HC Deb 27 November 1888 vol 331 cc294-6
MR. J. SINCLAIR (Ayr Burghs)

asked the Lord Advocate, Whether his attention has been called to the case of Mr. Peter Luke, Inverary, whose name was removed from the Valuation Roll by Mr. Wyllie, Chamberlain to the Duke of Argyll, without the usual or any legal warning, and that of his father, an old bedridden man (since dead), substituted, without the consent of either of them; whether the Sheriff dismissed the claim of Mr. Luke as a voter on the ground that he was not an inhabitant occupier, though he had paid all rent and taxes, and his furniture remained in the house, and though it was proved in evidence that, though temporarily at work some miles off, he visited his home twice a-week, and usually slept there from Saturday to Monday; whether the Sheriff, in stating a case for the Appeal Court, took no account of the above facts, and so rendered an appeal to that Court practically hopeless; and, whether any redress is possible in such a case?


I am informed that, in making the statutory return to the assessor, Mr. Wyllie sent in the name of the father of Mr. Luke, and not the name of Mr. Luke, on the ground that the latter was not inhabiting and occupying the house. It appears that Mr. Luke was employed and had lodgings in Furnace, eight miles from Inverary, and only sometimes slept in the house in question from Saturday to Monday. The other circumstances of the two men are stated with substantial accuracy in the Question of the hon. Gentleman. The Sheriff held that Mr. Luke was not an inhabitant occupier. I understand that the parties failed to adjust a special case; that the Sheriff then prepared a case, to the terms of which the appellant objected; and that the appeal was abandoned. I am not surprised that an appeal should have been considered practically hopeless, even assuming the whole facts to have been fairly stated; and I have no reason to suppose that this was not the case. The duty of stating a case is incumbent on the Sheriff; and the only remedy for failure to fulfil this duty would seem to be the general one for dereliction of duty by way of petition and complaint.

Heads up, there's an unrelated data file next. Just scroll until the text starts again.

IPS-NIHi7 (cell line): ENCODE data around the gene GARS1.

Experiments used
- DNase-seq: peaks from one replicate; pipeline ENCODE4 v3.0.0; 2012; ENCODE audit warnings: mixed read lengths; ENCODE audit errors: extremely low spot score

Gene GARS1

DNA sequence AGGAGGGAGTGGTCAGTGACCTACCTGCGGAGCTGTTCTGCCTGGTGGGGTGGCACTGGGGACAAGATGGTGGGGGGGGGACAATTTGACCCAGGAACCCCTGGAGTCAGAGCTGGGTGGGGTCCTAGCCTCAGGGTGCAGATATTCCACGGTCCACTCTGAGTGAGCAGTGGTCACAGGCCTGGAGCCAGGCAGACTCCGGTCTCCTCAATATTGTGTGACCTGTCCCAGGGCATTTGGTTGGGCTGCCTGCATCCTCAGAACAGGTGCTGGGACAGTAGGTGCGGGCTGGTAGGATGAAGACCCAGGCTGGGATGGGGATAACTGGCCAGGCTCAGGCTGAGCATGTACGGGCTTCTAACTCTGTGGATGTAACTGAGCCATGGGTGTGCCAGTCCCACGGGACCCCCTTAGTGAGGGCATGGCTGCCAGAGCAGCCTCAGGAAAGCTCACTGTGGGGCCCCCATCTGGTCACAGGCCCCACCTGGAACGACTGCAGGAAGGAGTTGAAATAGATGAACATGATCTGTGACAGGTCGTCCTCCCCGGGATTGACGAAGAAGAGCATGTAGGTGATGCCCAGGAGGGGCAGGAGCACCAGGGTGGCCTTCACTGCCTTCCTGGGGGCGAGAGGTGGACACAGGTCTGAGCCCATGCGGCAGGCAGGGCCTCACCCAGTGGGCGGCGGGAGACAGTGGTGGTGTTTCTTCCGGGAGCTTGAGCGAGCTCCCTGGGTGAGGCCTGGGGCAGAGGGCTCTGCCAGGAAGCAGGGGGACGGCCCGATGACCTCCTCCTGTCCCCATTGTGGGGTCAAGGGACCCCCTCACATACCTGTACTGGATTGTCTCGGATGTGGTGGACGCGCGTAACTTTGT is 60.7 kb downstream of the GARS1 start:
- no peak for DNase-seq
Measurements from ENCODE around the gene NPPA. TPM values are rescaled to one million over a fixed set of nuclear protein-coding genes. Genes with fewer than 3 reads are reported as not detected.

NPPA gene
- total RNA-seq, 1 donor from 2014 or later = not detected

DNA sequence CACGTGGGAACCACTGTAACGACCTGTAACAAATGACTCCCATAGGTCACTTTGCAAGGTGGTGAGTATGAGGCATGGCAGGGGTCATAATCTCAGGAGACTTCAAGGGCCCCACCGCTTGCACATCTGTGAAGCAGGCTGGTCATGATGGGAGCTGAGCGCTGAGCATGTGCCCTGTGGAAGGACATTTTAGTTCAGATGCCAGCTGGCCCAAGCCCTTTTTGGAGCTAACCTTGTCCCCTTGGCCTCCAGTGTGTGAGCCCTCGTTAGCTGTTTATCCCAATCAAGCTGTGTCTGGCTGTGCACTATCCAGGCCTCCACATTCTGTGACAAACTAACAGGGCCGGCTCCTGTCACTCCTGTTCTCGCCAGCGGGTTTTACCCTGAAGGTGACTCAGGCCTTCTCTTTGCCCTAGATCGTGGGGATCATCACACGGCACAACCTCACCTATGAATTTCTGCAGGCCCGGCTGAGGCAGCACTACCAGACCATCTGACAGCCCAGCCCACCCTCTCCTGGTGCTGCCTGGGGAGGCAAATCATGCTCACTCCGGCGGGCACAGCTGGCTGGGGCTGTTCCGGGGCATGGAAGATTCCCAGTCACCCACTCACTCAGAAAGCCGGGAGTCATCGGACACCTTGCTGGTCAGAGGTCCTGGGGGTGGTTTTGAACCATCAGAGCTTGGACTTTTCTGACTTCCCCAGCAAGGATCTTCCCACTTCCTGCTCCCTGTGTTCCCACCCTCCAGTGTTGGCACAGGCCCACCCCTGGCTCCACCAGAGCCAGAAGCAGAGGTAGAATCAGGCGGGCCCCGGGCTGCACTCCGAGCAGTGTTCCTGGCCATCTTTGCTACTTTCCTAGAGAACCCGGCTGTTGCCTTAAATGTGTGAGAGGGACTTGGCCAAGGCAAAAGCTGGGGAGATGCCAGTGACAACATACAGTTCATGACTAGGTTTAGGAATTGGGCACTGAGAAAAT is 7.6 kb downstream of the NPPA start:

asked, whether the evidence did not go to show that Mr. Luke visited his house twice a-week; that his furniture was in the house; and that he had all along been paying the rent and taxes?


said, the only difference was as to Mr. Luke's visits to the house, which he was informed were only occasional; but that would not make much difference in the legal result.

DR. CLARK (Caithness)

asked, whether the right hon. and learned Gentleman would consider the condition of affairs on some estates, where the name of a tenant might be kept on the roll for 10 or 15 years after he had left or been dead, so as to prevent other names being substituted?


said, he must ask the hon. Member to give Notice of the Question.